The detection apparatus 10 includes a gas supply means which provides the probe gas to the annular helium chamber 84. In general, the gas supply means is incorporated within a pressurized flow control system 200 (shown in FIG. 6). The flow control system 200 is in gaseous communication with the annular helium chamber 84 via a gas connection line 110 (see FIGS. 5 and 6). The flow control system 200 includes a gas source of compressed helium 202, a standard pressure regulator 204 and a flow control device 206, each in communication with the gas connection line 110. The compressed helium is inert and non-flammable and the gas connection line 110 communicates the helium to the plurality of helium supply inlets 52 substantially distributing the probe gas symmetrically to the annular helium chamber 84.

Disposed within the gas connection line 110 is a helium injector valve 112 located between the compressed helium source 202 and the helium supply inlets 52 connected to the circular gas supply loop 130. The helium injector valve 112 enables the selective communication of helium to the annular helium chamber 84. In the preferred embodiment, the helium injector valve 112 is operated by an electrically controlled solenoid (shown in FIG. 7).

The present invention also includes a vacuuming means for enabling the sampling of the atmosphere of the inner chamber 80 for the probe gas as shown in FIGS. 1-4. In gaseous communication with the inner chamber 80 is a vacuum pump 114 (shown by connection in FIGS. 1-4). Any readily available commercial vacuum pump providing a pressure of 10-1 torr or a pressure of 100 microns mercury is acceptable. While vacuum pumps providing a lower pressure as herein described can be utilized with a commensurate reduction in cycle time, a pressure of 10-1 torr or 100 microns mercury is sufficient to operate the present invention within the desired time constraints. The vacuum drag line 32 connects the vacuum pump 114 to the inner chamber 80 via the main vacuum line 30.

The bottom vacuum valve 26 is interposed between the inner chamber 80 and the vacuum pump 114 to allow for the selective application of vacuum to the inner chamber 80 and the main vacuum line 30. A vacuum filter (not shown) is interposed between the vacuum pump 114 and the bottom vacuum valve 26 to prevent the passage of oil fumes to the inner chamber 80. In the preferred embodiment, the bottom vacuum valve 26 is operated by an electric solenoid while a vacuum release line 116 connects the main vacuum line 30 to the atmosphere. The vacuum release valve 28 selectively seals off the vacuum release line 116 from the atmosphere. In the preferred embodiment, the vacuum release valve 28 is electrically operated.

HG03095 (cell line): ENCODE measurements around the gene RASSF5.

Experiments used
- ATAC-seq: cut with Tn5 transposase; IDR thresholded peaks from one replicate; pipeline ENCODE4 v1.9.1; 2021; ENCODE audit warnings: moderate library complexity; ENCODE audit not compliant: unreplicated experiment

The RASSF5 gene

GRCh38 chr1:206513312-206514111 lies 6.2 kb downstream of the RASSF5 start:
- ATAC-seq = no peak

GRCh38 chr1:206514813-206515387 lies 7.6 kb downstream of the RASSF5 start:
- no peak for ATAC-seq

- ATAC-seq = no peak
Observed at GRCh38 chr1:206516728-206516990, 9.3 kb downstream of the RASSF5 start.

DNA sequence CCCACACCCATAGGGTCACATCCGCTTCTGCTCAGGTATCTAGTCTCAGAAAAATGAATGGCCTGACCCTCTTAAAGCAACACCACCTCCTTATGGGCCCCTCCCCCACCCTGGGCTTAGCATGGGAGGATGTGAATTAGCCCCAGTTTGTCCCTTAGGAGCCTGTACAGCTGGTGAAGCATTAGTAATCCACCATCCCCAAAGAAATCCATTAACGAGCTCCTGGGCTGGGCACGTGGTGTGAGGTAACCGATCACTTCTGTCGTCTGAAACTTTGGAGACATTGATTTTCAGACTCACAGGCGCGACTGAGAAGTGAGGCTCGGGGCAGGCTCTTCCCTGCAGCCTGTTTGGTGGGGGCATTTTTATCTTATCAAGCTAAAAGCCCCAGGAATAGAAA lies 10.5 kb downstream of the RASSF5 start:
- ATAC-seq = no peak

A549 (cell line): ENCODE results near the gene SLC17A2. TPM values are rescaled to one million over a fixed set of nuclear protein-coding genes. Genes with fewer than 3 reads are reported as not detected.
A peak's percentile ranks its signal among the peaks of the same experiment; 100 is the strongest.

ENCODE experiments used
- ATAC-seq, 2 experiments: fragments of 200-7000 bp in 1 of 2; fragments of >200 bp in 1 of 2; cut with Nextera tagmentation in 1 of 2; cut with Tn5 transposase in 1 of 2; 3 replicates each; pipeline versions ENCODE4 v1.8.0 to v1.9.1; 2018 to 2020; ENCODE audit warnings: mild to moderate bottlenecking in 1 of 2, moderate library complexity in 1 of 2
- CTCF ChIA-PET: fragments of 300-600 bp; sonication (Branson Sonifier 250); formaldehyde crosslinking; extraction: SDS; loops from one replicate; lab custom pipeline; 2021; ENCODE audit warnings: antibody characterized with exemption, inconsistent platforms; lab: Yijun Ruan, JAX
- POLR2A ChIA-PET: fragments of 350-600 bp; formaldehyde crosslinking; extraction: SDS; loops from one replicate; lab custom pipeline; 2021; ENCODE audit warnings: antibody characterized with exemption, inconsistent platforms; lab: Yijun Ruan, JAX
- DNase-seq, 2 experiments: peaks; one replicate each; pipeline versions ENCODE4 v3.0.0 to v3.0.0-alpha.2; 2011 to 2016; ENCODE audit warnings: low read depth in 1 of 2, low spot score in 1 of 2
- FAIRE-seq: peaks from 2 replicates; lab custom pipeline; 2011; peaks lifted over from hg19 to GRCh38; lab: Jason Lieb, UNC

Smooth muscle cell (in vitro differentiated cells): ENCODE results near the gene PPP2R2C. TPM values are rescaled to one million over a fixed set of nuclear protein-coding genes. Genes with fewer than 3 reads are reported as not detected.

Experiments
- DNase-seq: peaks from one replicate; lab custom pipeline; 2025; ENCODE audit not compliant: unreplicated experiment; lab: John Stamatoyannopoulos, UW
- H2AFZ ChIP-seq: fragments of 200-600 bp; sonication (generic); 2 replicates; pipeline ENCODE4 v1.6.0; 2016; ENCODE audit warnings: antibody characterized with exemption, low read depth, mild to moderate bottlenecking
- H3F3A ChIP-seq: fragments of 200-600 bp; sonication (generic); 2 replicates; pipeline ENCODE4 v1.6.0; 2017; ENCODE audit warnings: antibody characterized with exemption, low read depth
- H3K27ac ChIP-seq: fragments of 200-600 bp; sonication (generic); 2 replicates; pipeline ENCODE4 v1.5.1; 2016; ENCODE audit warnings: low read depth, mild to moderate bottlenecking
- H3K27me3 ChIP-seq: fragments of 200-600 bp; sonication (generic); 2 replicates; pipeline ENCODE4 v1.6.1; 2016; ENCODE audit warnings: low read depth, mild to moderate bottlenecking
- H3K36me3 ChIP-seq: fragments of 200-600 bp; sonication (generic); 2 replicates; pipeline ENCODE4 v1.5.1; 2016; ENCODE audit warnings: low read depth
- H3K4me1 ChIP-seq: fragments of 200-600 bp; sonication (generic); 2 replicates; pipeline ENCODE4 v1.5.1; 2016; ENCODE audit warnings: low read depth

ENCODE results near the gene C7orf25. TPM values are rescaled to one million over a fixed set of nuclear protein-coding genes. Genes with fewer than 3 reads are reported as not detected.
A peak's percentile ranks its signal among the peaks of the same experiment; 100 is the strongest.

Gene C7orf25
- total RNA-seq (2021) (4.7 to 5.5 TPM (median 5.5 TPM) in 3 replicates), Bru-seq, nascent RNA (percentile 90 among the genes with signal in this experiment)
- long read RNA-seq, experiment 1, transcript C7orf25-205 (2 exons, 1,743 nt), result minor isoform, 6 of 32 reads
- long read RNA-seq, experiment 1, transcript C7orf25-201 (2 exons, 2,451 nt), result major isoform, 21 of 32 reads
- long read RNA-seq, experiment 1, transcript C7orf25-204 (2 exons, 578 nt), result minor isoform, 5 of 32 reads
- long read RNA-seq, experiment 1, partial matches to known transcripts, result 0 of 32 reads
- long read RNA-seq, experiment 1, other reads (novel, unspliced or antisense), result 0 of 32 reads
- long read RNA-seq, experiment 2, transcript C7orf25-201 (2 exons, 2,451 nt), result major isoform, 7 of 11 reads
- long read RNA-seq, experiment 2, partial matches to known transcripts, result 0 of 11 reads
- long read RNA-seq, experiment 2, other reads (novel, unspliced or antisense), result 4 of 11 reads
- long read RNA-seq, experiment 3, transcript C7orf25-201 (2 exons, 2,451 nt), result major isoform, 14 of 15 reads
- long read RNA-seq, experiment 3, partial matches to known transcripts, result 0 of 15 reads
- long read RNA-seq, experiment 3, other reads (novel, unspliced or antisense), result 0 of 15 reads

As illustrated in FIGS. 1-4, the vacuum manifold 16 is also in gaseous communication with the vacuum pump 114 and the inner chamber 80 as well as the main vacuum line 30. The vacuum manifold 16 includes the vacuum pipes located within the boundary defined by the top vacuum valve 18, the detection valve 22, the sample separating valve 20 and the vacuum lines extending from gauges 12 and 14. In the preferred embodiment, the top vacuum valve 18 is connected between the vacuum manifold 16 and the main vacuum line 30 with the sample separating valve 20 connected in the gas vacuum line 54. The vacuum manifold 16 assists in developing and preserving the high vacuum necessary to properly operate the mass spectrometer 60.

The detection valve 22 is interposed between the mass spectrometer 60 and the sample separating valve 20 while the vacuum gauges 12 and 14 are mounted to the vacuum manifold 16 between the top vacuum valve 18 and the detection valve 22. Each vacuum gauge 12, 14, which may be any suitable commercially available instrument, includes a vacuum gauge switch 118 and 120 respectively of the type which energizes an electrical circuit when a set vacuum level is attained. A sample connection line 122 gaseously communicates the detection valve 22 to the mass spectrometer 60 which analyzes the sample of atmosphere from inside the inner chamber 80.